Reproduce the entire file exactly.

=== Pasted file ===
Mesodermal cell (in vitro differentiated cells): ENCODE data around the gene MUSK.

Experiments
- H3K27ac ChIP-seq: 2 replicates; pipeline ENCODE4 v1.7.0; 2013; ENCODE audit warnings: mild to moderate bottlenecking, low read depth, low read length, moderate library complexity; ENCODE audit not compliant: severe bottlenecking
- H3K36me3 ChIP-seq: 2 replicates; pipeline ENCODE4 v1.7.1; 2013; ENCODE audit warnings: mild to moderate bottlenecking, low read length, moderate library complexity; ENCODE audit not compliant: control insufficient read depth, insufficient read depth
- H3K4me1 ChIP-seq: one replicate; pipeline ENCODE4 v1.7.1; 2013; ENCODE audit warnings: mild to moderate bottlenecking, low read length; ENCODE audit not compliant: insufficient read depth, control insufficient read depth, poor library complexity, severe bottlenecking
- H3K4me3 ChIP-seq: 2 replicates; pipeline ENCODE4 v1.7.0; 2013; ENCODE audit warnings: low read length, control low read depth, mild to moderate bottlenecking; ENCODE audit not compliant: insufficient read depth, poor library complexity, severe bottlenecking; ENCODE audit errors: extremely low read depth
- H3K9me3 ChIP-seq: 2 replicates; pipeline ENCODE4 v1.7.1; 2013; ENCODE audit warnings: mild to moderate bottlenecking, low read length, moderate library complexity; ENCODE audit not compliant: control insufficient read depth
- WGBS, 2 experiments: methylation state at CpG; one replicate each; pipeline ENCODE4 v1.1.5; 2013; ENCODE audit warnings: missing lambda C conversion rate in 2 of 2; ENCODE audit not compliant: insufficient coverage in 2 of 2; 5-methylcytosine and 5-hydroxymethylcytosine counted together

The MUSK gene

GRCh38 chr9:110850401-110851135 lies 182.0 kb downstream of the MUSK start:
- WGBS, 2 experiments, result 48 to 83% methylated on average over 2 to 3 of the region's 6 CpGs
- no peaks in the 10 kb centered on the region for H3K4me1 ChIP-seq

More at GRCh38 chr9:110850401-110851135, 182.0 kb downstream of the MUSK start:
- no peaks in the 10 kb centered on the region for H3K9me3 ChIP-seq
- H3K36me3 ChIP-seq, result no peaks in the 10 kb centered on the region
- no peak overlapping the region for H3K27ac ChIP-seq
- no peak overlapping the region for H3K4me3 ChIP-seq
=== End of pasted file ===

Mesodermal cell (in vitro differentiated cells): ENCODE data around the gene MUSK.

Experiments
- H3K27ac ChIP-seq: 2 replicates; pipeline ENCODE4 v1.7.0; 2013; ENCODE audit warnings: mild to moderate bottlenecking, low read depth, low read length, moderate library complexity; ENCODE audit not compliant: severe bottlenecking
- H3K36me3 ChIP-seq: 2 replicates; pipeline ENCODE4 v1.7.1; 2013; ENCODE audit warnings: mild to moderate bottlenecking, low read length, moderate library complexity; ENCODE audit not compliant: control insufficient read depth, insufficient read depth
- H3K4me1 ChIP-seq: one replicate; pipeline ENCODE4 v1.7.1; 2013; ENCODE audit warnings: mild to moderate bottlenecking, low read length; ENCODE audit not compliant: insufficient read depth, control insufficient read depth, poor library complexity, severe bottlenecking
- H3K4me3 ChIP-seq: 2 replicates; pipeline ENCODE4 v1.7.0; 2013; ENCODE audit warnings: low read length, control low read depth, mild to moderate bottlenecking; ENCODE audit not compliant: insufficient read depth, poor library complexity, severe bottlenecking; ENCODE audit errors: extremely low read depth
- H3K9me3 ChIP-seq: 2 replicates; pipeline ENCODE4 v1.7.1; 2013; ENCODE audit warnings: mild to moderate bottlenecking, low read length, moderate library complexity; ENCODE audit not compliant: control insufficient read depth
- WGBS, 2 experiments: methylation state at CpG; one replicate each; pipeline ENCODE4 v1.1.5; 2013; ENCODE audit warnings: missing lambda C conversion rate in 2 of 2; ENCODE audit not compliant: insufficient coverage in 2 of 2; 5-methylcytosine and 5-hydroxymethylcytosine counted together

The MUSK gene

GRCh38 chr9:110850401-110851135 lies 182.0 kb downstream of the MUSK start:
- WGBS, 2 experiments, result 48 to 83% methylated on average over 2 to 3 of the region's 6 CpGs
- no peaks in the 10 kb centered on the region for H3K4me1 ChIP-seq

More at GRCh38 chr9:110850401-110851135, 182.0 kb downstream of the MUSK start:
- no peaks in the 10 kb centered on the region for H3K9me3 ChIP-seq
- H3K36me3 ChIP-seq, result no peaks in the 10 kb centered on the region
- no peak overlapping the region for H3K27ac ChIP-seq
- no peak overlapping the region for H3K4me3 ChIP-seq